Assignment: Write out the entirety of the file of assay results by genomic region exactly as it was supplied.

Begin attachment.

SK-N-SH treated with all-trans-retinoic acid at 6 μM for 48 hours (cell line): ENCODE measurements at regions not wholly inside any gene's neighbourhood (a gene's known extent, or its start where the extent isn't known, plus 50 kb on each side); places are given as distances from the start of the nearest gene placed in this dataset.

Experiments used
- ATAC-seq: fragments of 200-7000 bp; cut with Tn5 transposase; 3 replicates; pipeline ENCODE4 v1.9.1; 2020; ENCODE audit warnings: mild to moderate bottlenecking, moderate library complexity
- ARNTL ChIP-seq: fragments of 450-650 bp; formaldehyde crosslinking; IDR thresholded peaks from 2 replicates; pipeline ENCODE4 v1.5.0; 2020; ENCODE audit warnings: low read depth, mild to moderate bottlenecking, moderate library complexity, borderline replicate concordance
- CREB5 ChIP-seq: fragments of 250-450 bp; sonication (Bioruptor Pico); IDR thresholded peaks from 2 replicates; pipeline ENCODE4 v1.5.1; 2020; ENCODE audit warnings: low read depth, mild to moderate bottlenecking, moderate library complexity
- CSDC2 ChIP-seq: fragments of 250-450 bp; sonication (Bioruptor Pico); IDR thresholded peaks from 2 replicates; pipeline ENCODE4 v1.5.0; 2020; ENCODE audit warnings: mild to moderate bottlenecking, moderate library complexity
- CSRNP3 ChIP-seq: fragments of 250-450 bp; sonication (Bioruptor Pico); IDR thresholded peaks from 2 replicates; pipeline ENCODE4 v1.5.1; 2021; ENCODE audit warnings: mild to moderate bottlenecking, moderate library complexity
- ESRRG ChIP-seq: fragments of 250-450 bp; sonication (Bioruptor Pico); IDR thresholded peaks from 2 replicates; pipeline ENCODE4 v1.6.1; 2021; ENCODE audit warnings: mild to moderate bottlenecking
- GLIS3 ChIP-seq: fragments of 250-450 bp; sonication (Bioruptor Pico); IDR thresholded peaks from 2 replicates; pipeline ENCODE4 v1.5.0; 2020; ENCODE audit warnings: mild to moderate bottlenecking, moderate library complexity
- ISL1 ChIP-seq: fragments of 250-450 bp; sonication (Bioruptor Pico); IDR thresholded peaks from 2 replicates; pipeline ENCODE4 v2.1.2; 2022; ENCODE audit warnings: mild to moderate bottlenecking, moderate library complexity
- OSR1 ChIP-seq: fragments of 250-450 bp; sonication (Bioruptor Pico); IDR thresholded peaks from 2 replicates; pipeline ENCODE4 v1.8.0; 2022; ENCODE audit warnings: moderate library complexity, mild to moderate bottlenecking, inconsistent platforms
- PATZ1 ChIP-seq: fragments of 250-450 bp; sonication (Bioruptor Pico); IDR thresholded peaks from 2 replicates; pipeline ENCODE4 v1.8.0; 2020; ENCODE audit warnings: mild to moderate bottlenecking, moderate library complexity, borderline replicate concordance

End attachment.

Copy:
SK-N-SH treated with all-trans-retinoic acid at 6 μM for 48 hours (cell line): ENCODE measurements at regions not wholly inside any gene's neighbourhood (a gene's known extent, or its start where the extent isn't known, plus 50 kb on each side); places are given as distances from the start of the nearest gene placed in this dataset.

Experiments used
- ATAC-seq: fragments of 200-7000 bp; cut with Tn5 transposase; 3 replicates; pipeline ENCODE4 v1.9.1; 2020; ENCODE audit warnings: mild to moderate bottlenecking, moderate library complexity
- ARNTL ChIP-seq: fragments of 450-650 bp; formaldehyde crosslinking; IDR thresholded peaks from 2 replicates; pipeline ENCODE4 v1.5.0; 2020; ENCODE audit warnings: low read depth, mild to moderate bottlenecking, moderate library complexity, borderline replicate concordance
- CREB5 ChIP-seq: fragments of 250-450 bp; sonication (Bioruptor Pico); IDR thresholded peaks from 2 replicates; pipeline ENCODE4 v1.5.1; 2020; ENCODE audit warnings: low read depth, mild to moderate bottlenecking, moderate library complexity
- CSDC2 ChIP-seq: fragments of 250-450 bp; sonication (Bioruptor Pico); IDR thresholded peaks from 2 replicates; pipeline ENCODE4 v1.5.0; 2020; ENCODE audit warnings: mild to moderate bottlenecking, moderate library complexity
- CSRNP3 ChIP-seq: fragments of 250-450 bp; sonication (Bioruptor Pico); IDR thresholded peaks from 2 replicates; pipeline ENCODE4 v1.5.1; 2021; ENCODE audit warnings: mild to moderate bottlenecking, moderate library complexity
- ESRRG ChIP-seq: fragments of 250-450 bp; sonication (Bioruptor Pico); IDR thresholded peaks from 2 replicates; pipeline ENCODE4 v1.6.1; 2021; ENCODE audit warnings: mild to moderate bottlenecking
- GLIS3 ChIP-seq: fragments of 250-450 bp; sonication (Bioruptor Pico); IDR thresholded peaks from 2 replicates; pipeline ENCODE4 v1.5.0; 2020; ENCODE audit warnings: mild to moderate bottlenecking, moderate library complexity
- ISL1 ChIP-seq: fragments of 250-450 bp; sonication (Bioruptor Pico); IDR thresholded peaks from 2 replicates; pipeline ENCODE4 v2.1.2; 2022; ENCODE audit warnings: mild to moderate bottlenecking, moderate library complexity
- OSR1 ChIP-seq: fragments of 250-450 bp; sonication (Bioruptor Pico); IDR thresholded peaks from 2 replicates; pipeline ENCODE4 v1.8.0; 2022; ENCODE audit warnings: moderate library complexity, mild to moderate bottlenecking, inconsistent platforms
- PATZ1 ChIP-seq: fragments of 250-450 bp; sonication (Bioruptor Pico); IDR thresholded peaks from 2 replicates; pipeline ENCODE4 v1.8.0; 2020; ENCODE audit warnings: mild to moderate bottlenecking, moderate library complexity, borderline replicate concordance